Bryn Mawr Classical Review

BMCR 2017.10.49 on the BMCR blog

Bryn Mawr Classical Review 2017.10.49

Ilias Taxidis, Les Épigrammes de Maxime Planude. Introduction, édition critique, traduction française et annotation. Byzantinisches Archiv, 32.   Berlin; Boston:  De Gruyter, 2017.  Pp. xvi, 192.  ISBN 9783110526257.  $114.99.  


Reviewed by Foteini Spingou, Oxford University (foteini.spingou@classics.ox.ac.uk)

Preview

Manuel/Maximos Planoudes (ca. 1255–ca. 1305) is most famous for his collection of ca. 3,400 epigrams, however his poetic oeuvre has rarely been in the scholarly spotlight. Ilias Taxidis makes available the thirty-six epigrams penned by Planoudes within a period of about twenty years for the first time in a single corpus. This is the only modern edition of any of the epigrams that takes into consideration all the manuscripts. Moreover, the book makes accessible this little- researched material to a wider audience thanks to the French translation that accompanies the Greek text. The commentary further reveals the deep familiarity of the author with Planoudes’ language and life and explicates obscure passages.1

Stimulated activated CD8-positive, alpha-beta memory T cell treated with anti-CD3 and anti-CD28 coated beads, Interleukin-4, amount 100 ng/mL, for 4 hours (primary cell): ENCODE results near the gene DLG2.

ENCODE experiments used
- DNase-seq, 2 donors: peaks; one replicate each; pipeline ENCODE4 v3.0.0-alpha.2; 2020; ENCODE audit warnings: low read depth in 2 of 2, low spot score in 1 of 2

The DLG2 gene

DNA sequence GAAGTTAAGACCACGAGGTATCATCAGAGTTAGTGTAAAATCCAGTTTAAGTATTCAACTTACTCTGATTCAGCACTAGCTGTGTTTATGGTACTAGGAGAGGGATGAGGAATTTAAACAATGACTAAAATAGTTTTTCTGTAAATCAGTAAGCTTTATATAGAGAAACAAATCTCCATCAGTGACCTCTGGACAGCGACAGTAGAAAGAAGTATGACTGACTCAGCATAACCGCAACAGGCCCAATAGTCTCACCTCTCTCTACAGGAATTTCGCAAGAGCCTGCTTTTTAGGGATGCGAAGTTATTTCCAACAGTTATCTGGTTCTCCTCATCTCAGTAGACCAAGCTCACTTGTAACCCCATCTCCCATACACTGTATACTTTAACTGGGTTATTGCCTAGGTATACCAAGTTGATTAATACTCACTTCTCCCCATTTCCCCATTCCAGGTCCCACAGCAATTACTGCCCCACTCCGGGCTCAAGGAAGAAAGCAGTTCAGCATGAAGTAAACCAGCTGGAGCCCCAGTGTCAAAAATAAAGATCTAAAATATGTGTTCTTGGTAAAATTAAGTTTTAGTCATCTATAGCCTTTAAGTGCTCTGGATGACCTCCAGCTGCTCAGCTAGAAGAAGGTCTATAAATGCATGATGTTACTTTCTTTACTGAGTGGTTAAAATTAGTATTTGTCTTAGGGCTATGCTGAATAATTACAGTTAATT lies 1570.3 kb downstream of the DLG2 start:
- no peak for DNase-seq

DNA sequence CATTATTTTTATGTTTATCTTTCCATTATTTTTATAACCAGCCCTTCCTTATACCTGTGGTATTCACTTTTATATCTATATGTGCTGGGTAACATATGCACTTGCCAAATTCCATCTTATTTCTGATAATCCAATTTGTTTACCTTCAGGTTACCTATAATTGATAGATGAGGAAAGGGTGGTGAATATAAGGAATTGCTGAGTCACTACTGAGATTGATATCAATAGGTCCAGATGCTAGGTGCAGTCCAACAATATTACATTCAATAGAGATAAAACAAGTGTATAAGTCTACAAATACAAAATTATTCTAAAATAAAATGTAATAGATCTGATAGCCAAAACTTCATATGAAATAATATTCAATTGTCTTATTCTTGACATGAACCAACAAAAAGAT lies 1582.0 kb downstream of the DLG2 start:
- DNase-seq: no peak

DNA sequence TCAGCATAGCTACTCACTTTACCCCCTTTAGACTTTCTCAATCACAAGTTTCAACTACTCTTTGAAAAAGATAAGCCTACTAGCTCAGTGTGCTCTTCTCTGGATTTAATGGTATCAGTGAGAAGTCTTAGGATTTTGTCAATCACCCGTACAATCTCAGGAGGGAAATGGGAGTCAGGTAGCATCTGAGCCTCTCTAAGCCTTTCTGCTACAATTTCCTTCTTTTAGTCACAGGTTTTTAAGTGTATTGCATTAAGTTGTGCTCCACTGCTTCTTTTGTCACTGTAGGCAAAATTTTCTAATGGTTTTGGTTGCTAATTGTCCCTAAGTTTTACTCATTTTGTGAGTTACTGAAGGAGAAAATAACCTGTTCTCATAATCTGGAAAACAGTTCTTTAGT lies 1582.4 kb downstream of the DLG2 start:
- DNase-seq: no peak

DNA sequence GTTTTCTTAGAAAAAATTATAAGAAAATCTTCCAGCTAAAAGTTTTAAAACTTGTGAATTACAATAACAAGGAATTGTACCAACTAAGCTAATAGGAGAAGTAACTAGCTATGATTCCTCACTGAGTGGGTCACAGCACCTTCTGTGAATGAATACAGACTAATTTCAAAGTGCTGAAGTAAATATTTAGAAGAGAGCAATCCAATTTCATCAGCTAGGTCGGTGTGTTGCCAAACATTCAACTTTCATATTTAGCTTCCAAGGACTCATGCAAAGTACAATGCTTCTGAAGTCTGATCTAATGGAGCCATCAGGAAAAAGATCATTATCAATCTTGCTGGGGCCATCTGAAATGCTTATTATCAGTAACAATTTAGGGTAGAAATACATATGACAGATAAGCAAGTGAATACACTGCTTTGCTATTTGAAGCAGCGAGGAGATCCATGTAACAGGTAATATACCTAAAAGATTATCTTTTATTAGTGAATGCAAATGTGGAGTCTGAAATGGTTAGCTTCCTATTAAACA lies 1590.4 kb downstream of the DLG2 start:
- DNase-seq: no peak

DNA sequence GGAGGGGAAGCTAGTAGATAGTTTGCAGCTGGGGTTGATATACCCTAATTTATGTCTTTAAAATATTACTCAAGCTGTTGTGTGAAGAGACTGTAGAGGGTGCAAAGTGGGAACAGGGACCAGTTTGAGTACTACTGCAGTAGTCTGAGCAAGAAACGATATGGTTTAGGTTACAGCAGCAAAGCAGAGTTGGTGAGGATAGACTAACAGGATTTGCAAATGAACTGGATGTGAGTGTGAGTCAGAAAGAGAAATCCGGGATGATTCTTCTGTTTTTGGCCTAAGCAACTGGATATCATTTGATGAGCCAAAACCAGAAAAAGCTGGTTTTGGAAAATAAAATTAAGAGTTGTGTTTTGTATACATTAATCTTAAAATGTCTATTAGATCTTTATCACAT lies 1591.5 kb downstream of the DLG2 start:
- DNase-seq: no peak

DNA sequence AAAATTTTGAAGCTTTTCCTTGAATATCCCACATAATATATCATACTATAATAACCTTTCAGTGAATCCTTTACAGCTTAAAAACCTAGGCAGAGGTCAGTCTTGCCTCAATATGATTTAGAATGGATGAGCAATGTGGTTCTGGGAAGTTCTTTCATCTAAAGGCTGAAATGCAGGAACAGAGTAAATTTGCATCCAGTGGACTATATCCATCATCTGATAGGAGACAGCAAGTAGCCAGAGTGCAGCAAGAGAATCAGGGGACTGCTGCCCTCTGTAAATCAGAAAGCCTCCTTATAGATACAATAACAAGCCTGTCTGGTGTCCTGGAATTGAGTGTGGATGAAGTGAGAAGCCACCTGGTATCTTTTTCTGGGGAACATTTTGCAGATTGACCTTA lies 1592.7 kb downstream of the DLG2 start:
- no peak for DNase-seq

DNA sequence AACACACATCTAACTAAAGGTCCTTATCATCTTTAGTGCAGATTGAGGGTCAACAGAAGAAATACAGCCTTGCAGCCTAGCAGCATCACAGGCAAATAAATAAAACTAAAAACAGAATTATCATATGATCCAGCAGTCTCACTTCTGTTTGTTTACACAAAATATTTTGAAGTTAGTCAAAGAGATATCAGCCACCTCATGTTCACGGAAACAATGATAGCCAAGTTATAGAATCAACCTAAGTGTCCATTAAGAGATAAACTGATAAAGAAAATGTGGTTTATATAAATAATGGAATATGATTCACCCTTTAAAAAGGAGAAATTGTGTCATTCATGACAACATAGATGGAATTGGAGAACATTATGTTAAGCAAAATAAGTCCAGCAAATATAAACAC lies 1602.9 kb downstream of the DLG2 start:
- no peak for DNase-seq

In the first part of the book, Taxidis places the epigrams in their general context, considers their general features, and presents the manuscripts used for the edition. The Introduction places Planoudes’ epigrams in the general discourse of this literary form. Taxidis notes that Planoudes’ epigrams are well influenced by the tradition of the genre that they represent and he explores the projected selves of Planoudes in his epigrams (pp. 3–6). Previous editions are presented (pp. 6–7), and a table with the number of verses for each poem and their possible date of composition (if datable) is offered. Before discussing the thirty-three manuscripts with Planoudes’ epigrams and the relationship among manuscripts transmitting the same poems (pp. 36–63), Taxidis analyses the language, the style, and the metrics of the texts (pp. 11– 35). At pp. 25–29, he finds the source of Planoudes’ inspiration in Homer and Nonnus of Panopolis, and highlights borrowings from Manuel Philes and the Planoudian Anthology. At the end of the first part of the book, the reader finds a list with the editorial principles followed by Taxidis (pp. 64–66).